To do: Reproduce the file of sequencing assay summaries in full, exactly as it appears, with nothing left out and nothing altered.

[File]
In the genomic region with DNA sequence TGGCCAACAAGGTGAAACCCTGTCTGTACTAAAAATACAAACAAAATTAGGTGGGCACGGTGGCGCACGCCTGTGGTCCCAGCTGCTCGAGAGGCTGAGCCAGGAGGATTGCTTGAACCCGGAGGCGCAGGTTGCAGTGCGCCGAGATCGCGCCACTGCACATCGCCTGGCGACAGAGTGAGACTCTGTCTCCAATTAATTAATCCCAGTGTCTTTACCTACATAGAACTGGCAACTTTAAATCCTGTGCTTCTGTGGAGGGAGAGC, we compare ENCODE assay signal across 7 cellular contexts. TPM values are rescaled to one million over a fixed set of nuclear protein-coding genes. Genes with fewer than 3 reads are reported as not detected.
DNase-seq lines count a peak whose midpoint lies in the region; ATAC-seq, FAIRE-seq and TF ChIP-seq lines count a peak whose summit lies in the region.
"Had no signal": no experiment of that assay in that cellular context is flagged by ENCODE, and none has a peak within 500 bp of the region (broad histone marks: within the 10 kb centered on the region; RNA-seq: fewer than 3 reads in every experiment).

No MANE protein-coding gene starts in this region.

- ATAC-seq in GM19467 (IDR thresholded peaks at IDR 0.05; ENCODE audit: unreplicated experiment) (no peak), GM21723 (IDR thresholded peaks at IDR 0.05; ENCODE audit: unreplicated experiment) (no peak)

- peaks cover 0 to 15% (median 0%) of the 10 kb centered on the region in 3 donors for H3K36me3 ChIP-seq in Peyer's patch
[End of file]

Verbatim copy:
In the genomic region with DNA sequence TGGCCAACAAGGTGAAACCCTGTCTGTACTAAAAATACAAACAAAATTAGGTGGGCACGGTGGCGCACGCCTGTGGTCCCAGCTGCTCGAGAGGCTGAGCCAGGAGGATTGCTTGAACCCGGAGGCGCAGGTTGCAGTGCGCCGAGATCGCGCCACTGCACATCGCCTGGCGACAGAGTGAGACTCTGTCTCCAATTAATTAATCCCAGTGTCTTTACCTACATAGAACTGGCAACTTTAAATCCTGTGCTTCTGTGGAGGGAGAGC, we compare ENCODE assay signal across 7 cellular contexts. TPM values are rescaled to one million over a fixed set of nuclear protein-coding genes. Genes with fewer than 3 reads are reported as not detected.
DNase-seq lines count a peak whose midpoint lies in the region; ATAC-seq, FAIRE-seq and TF ChIP-seq lines count a peak whose summit lies in the region.
"Had no signal": no experiment of that assay in that cellular context is flagged by ENCODE, and none has a peak within 500 bp of the region (broad histone marks: within the 10 kb centered on the region; RNA-seq: fewer than 3 reads in every experiment).

No MANE protein-coding gene starts in this region.

- ATAC-seq in GM19467 (IDR thresholded peaks at IDR 0.05; ENCODE audit: unreplicated experiment) (no peak), GM21723 (IDR thresholded peaks at IDR 0.05; ENCODE audit: unreplicated experiment) (no peak)

- peaks cover 0 to 15% (median 0%) of the 10 kb centered on the region in 3 donors for H3K36me3 ChIP-seq in Peyer's patch